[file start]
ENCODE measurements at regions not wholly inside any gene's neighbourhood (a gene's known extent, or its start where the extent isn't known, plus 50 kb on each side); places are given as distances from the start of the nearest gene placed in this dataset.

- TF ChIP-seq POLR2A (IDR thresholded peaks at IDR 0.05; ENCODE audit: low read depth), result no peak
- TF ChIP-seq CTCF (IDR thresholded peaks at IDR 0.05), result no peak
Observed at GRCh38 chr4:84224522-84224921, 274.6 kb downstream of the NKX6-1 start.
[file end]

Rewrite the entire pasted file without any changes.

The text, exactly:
ENCODE measurements at regions not wholly inside any gene's neighbourhood (a gene's known extent, or its start where the extent isn't known, plus 50 kb on each side); places are given as distances from the start of the nearest gene placed in this dataset.

- TF ChIP-seq POLR2A (IDR thresholded peaks at IDR 0.05; ENCODE audit: low read depth), result no peak
- TF ChIP-seq CTCF (IDR thresholded peaks at IDR 0.05), result no peak
Observed at GRCh38 chr4:84224522-84224921, 274.6 kb downstream of the NKX6-1 start.